Mr. Comey said he went public on Oct. 28 because he believed that the emails found by his agents might provide insight into Mrs. Clinton’s reasons for using a private server as secretary of state and might change the outcome of the investigation. Failing to inform Congress, Mr. Comey said, would have a required an “act of concealment.”

“Concealment, in my view, would have been catastrophic,” he said, adding later that he knew the decision would be “disastrous for me personally.”

What Mr. Comey viewed as concealing, Justice Department officials viewed simply as following the rules. The F.B.I. does not normally confirm ongoing investigations. Senior Justice Department officials urged him not to send a letter to Congress informing them that the bureau was examining the new emails. [Continue reading…]

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Russian election hacking ‘wildly successful’ in creating discord, says former U.S. lawmaker

Reuters reports: Russia succeeded in its goals of sowing discord in U.S. politics by meddling in the 2016 presidential election, which will likely inspire similar future efforts, two top former U.S. voices on intelligence said on Tuesday.

Former Director of National Intelligence James Clapper and former House Intelligence Committee Chairman Mike Rogers agreed at a panel at Harvard University that Russia likely believed it had achieved its goals and could attempt to repeat its performance in elections in other countries.

“Their purpose was to sew discontent and mistrust in our elections they wanted us to be at each others’ throat when it was over,” Rogers said at the panel at Harvard’s Kennedy School of Government. “It’s influencing, I would say, legislative process today. That’s wildly successful.” [Continue reading…]

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UK was given details of alleged contacts between Trump campaign and Moscow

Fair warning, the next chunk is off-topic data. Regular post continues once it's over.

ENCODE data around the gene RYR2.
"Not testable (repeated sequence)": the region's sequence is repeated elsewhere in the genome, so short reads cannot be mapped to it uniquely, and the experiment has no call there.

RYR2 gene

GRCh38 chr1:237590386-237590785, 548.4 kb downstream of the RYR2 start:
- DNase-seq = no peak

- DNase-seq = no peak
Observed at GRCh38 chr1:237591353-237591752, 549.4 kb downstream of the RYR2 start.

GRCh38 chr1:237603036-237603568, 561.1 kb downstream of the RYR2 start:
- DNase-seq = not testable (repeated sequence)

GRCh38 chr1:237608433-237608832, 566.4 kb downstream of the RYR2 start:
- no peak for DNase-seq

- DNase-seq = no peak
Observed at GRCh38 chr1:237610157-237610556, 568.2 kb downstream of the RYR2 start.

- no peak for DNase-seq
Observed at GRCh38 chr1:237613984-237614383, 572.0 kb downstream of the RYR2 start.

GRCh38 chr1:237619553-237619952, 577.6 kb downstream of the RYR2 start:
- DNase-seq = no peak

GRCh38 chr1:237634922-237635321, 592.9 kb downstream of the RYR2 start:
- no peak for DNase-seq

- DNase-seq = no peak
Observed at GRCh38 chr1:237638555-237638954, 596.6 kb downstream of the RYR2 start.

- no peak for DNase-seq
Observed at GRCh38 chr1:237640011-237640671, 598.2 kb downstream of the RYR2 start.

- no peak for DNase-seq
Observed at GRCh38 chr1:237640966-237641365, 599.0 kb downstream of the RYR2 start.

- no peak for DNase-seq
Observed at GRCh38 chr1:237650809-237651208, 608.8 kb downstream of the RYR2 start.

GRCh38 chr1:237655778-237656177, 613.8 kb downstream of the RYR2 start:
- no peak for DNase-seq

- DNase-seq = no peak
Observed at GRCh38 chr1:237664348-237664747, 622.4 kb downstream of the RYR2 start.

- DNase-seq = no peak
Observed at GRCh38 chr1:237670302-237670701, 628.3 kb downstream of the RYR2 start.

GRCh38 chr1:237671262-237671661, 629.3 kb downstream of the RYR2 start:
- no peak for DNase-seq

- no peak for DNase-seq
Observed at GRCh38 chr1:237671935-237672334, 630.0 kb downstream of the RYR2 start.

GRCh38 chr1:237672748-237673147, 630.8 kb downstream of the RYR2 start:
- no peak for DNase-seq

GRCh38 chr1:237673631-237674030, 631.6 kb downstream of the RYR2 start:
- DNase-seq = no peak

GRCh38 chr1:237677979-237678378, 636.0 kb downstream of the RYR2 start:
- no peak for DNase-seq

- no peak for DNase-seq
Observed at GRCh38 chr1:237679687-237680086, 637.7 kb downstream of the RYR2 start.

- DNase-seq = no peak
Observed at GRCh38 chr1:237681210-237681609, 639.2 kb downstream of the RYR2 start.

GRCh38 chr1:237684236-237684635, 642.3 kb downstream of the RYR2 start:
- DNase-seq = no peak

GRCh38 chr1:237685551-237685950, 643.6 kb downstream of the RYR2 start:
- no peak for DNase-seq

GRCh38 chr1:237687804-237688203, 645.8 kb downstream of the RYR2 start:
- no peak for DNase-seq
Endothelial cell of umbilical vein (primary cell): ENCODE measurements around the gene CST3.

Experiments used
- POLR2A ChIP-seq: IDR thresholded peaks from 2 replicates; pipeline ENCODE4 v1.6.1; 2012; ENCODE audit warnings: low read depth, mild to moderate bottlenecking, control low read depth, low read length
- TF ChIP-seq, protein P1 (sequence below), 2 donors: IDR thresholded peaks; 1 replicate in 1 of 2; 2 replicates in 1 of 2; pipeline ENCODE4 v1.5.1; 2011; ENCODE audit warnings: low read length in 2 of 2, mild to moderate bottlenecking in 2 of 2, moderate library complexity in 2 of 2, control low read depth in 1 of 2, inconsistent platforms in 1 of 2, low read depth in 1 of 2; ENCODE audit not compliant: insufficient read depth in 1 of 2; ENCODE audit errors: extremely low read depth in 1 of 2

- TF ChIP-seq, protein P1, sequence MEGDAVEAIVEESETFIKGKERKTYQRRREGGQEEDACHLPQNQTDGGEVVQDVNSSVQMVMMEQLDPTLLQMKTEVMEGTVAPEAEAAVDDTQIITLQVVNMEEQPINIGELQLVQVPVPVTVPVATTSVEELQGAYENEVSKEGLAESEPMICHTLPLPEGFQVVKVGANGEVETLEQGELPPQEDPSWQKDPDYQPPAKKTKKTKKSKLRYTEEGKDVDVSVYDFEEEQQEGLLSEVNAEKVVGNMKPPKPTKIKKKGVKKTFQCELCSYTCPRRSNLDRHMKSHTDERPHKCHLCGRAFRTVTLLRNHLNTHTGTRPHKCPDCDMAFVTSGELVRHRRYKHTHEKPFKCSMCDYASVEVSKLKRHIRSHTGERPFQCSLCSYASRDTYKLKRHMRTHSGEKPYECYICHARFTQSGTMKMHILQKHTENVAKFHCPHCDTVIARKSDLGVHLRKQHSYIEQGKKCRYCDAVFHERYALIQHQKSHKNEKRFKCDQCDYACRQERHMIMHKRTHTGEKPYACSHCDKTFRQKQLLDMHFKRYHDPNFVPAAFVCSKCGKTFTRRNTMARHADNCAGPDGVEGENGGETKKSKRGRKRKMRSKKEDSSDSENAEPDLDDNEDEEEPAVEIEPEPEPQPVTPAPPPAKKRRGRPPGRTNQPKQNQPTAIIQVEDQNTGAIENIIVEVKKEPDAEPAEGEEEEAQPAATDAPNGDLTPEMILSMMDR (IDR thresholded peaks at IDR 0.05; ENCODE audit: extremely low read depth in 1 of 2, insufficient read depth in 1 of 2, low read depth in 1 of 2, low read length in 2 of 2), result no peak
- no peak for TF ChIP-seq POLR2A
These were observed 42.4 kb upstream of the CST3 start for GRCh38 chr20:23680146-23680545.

The Guardian reports: The UK government was given details last December of allegedly extensive contacts between the Trump campaign and Moscow, according to court papers.

Reports by Christopher Steele, a former MI6 officer, on possible collusion between the the Trump camp and the Kremlin are at the centre of a political storm in the US over Moscow’s role in getting Donald Trump elected.

It was not previously known that the UK intelligence services had also received the dossier but Steele confirmed in a court filing earlier this month that he handed a memorandum compiled in December to a “senior UK government national security official acting in his official capacity, on a confidential basis in hard copy form”.

The court papers say Steele decided to pass on the information he had collected because it was “of considerable importance in relation to alleged Russian interference in the US presidential election”, that it “had implications for the national security of the US and the UK” and “needed to [be] analysed and further investigated/verified”.

The December memo alleged that four Trump representatives travelled to Prague in August or September in 2016 for “secret discussions with Kremlin representatives and associated operators/hackers”, about how to pay hackers secretly for penetrating Democratic party computer systems and “contingency plans for covering up operations”.

Between March and September, the December memo alleges, the hackers used botnets and porn traffic to transmit viruses, plant bugs and steal data online from Democratic party leadership. Two of the hackers had been “recruited under duress by the FSB” the memo said. The hackers were paid by the Trump organisation, but were under the control of Vladimir Putin’s presidential administration. [Continue reading…]